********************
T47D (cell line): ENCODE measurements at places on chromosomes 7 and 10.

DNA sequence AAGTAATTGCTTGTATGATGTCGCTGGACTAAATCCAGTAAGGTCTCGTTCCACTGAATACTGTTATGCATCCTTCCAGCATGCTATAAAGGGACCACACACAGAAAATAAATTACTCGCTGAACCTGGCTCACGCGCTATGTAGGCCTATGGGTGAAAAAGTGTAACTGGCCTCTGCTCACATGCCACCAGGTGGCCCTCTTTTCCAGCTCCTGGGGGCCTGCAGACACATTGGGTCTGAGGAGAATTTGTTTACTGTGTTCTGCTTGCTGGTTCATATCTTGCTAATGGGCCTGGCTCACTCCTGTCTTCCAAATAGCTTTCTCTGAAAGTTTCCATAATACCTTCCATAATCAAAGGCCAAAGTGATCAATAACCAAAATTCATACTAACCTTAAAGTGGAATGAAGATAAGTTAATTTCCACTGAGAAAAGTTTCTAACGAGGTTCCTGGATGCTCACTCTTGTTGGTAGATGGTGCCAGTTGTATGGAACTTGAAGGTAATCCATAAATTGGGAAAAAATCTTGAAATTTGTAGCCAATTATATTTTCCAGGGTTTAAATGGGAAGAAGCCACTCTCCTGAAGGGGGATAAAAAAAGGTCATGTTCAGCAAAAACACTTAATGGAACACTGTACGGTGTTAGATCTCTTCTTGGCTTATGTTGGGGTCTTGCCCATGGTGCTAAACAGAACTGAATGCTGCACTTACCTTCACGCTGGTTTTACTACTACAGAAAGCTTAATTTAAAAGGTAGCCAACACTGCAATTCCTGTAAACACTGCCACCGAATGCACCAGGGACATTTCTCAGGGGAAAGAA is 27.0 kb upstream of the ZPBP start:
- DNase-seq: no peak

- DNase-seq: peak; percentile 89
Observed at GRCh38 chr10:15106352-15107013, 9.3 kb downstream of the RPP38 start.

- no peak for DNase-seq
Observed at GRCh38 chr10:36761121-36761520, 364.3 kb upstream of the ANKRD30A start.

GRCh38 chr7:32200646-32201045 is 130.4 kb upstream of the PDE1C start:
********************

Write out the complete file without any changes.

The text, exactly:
T47D (cell line): ENCODE measurements at places on chromosomes 7 and 10.

DNA sequence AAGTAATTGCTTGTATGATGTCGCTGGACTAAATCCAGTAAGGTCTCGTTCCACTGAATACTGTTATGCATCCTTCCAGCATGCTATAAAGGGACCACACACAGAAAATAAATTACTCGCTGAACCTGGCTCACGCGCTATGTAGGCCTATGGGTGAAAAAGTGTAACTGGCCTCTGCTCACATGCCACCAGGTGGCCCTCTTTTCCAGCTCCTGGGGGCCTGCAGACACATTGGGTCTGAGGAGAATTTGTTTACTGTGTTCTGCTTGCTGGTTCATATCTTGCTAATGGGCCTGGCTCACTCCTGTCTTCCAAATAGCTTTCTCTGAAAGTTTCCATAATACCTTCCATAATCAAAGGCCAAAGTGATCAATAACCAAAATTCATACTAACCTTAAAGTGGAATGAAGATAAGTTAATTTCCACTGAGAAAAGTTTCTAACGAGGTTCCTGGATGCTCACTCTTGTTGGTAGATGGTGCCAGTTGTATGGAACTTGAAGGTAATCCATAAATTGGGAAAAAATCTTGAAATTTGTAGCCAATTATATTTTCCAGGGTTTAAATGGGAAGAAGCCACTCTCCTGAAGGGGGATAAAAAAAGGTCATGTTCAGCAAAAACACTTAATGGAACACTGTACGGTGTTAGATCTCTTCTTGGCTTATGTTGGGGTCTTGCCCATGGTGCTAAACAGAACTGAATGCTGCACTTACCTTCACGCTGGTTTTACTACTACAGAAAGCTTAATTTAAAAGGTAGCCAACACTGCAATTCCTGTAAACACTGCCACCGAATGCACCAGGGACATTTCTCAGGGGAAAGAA is 27.0 kb upstream of the ZPBP start:
- DNase-seq: no peak

- DNase-seq: peak; percentile 89
Observed at GRCh38 chr10:15106352-15107013, 9.3 kb downstream of the RPP38 start.

- no peak for DNase-seq
Observed at GRCh38 chr10:36761121-36761520, 364.3 kb upstream of the ANKRD30A start.

GRCh38 chr7:32200646-32201045 is 130.4 kb upstream of the PDE1C start: